Di Maggio going to pieces.” Monroe was 25, Di Maggio 37.
They spent that first night together, and despite the infamously tumultuous, short-lived marriage to follow, they were never really apart again.
“I was asleep downstairs,” he said, “and I woke up to the sound of my father and Marilyn screaming . He caught up to her and grabbed her by the hair and sort of half-dragged her back to the house. Monroe was always on a quest for self-improvement: psychotherapy, college courses, devouring books and art exhibits.
Sinatra paid Katz ,500 in an out-of-court settlement, but the Hollywood tabloid Confidential nonetheless broke the story.
They called it “The Wrong Door Raid,” but for the rest of his life, Di Maggio would claim he was never there and knew nothing about it.
And the sex was pretty damn good, if she had to say so herself.” On Jan.
14, 1954, Di Maggio and Monroe eloped in San Francisco.
When they met in 1952, Joe Di Maggio had just ended his career as a legendary New York Yankee; Marilyn Monroe, however, was at the beginning of hers, on the verge of becoming an international superstar.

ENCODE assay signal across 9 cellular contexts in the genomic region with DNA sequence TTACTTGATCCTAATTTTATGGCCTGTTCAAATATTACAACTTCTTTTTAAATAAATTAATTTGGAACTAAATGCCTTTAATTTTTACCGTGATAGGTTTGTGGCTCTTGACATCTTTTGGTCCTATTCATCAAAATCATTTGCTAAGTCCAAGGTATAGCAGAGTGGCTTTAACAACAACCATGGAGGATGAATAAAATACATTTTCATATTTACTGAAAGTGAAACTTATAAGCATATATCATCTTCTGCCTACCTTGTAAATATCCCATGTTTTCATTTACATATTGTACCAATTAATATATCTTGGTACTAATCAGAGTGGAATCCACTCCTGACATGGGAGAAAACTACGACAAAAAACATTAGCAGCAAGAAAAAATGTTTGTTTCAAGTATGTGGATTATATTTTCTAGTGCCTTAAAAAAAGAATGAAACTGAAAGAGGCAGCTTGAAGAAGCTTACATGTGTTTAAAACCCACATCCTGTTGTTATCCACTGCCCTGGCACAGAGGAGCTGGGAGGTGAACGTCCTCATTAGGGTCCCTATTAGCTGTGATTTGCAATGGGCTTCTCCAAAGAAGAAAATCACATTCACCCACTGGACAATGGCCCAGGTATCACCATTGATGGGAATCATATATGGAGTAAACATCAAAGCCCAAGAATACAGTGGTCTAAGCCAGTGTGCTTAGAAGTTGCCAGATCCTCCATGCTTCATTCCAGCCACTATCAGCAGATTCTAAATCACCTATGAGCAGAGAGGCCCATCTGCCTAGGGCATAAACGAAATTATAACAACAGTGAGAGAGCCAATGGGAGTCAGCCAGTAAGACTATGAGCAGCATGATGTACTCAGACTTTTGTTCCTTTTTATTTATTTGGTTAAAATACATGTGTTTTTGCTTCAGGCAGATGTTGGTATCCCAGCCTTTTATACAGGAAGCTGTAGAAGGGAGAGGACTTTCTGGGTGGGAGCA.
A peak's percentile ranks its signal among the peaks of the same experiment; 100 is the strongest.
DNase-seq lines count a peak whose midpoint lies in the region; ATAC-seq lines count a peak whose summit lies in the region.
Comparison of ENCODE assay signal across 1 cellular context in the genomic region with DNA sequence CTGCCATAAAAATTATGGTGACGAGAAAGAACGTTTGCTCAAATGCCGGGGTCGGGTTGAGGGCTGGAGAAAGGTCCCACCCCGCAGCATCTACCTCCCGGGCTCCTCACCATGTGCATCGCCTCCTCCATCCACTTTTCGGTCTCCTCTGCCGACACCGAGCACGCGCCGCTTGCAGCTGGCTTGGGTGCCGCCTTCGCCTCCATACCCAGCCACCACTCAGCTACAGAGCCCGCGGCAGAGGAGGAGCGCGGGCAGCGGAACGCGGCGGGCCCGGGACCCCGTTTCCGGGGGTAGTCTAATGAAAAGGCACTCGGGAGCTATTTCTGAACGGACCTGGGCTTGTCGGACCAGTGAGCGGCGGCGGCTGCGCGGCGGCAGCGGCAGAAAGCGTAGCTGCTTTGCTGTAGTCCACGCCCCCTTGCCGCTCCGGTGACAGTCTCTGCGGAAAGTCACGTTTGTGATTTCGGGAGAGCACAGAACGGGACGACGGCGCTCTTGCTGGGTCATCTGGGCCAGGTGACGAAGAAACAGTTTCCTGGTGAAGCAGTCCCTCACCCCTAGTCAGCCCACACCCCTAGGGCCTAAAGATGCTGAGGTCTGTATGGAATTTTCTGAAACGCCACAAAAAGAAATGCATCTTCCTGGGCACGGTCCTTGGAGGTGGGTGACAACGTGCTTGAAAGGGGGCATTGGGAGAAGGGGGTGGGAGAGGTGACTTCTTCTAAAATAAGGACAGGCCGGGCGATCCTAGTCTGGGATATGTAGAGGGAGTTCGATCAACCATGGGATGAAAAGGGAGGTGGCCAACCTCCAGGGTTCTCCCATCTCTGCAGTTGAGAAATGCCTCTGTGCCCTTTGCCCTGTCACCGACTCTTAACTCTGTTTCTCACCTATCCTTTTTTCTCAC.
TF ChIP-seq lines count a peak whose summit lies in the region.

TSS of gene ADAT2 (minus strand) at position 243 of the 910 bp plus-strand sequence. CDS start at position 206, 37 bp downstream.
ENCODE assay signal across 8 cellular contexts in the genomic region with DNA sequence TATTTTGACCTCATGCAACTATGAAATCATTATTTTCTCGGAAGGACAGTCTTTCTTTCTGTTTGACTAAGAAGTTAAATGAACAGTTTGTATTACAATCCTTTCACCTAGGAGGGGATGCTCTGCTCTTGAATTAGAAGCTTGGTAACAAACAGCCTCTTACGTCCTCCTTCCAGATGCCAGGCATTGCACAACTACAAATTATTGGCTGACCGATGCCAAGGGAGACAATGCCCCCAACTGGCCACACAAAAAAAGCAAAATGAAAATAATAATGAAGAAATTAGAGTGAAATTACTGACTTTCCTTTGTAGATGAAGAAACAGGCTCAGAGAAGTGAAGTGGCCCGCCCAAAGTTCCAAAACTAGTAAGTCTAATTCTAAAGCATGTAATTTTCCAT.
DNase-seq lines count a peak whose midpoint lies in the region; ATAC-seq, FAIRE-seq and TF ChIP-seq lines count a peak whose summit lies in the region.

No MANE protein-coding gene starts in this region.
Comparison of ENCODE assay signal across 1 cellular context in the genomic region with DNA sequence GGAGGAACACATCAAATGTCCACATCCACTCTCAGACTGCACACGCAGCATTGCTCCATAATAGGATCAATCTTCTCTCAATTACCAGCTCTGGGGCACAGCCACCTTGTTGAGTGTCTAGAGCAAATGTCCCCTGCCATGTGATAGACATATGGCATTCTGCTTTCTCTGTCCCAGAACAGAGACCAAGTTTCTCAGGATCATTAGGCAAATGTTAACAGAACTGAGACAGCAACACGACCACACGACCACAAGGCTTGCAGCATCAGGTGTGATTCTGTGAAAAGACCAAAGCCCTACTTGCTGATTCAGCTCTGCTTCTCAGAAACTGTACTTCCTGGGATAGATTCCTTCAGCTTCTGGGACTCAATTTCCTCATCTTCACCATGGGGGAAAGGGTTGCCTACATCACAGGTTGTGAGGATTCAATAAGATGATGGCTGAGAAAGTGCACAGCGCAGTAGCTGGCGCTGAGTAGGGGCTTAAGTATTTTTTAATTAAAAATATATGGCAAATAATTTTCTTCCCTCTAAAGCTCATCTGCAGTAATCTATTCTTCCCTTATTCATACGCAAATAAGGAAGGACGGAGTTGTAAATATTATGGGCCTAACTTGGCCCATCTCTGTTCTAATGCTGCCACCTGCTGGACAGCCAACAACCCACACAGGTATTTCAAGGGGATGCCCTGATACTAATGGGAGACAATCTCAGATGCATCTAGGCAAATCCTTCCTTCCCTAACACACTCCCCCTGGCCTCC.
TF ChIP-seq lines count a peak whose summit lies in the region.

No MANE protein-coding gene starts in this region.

On the night they collided, on a double-date in Los Angeles, her friend David March said, “You could almost hear Mr.And when she did, the barrage began: Whom did she talk to? Did she stop anywhere on the way home, and with whom?“When she didn’t respond the way he wanted her to, he became physical,” Heymann writes.Sinatra had just hired a private investigator to trail Ava Gardner, his great obsession and soon-to-be ex. He had Monroe’s phone bugged, and when she moved into the Waldorf Astoria on Park Avenue, Di Maggio would wear a fake beard and hold The New York Times over half his face while he sat in the lobby for hours, waiting for a glimpse of her.One night, after a bout of drinking, Sinatra and Di Maggio, along with five henchmen, went over to an apartment complex in West Hollywood.” Yet during their courtship, Di Maggio worked to squelch his possessiveness, and Monroe, who spent her life in search of a father figure, a man who’d never, ever abandon her, found that in Di Maggio.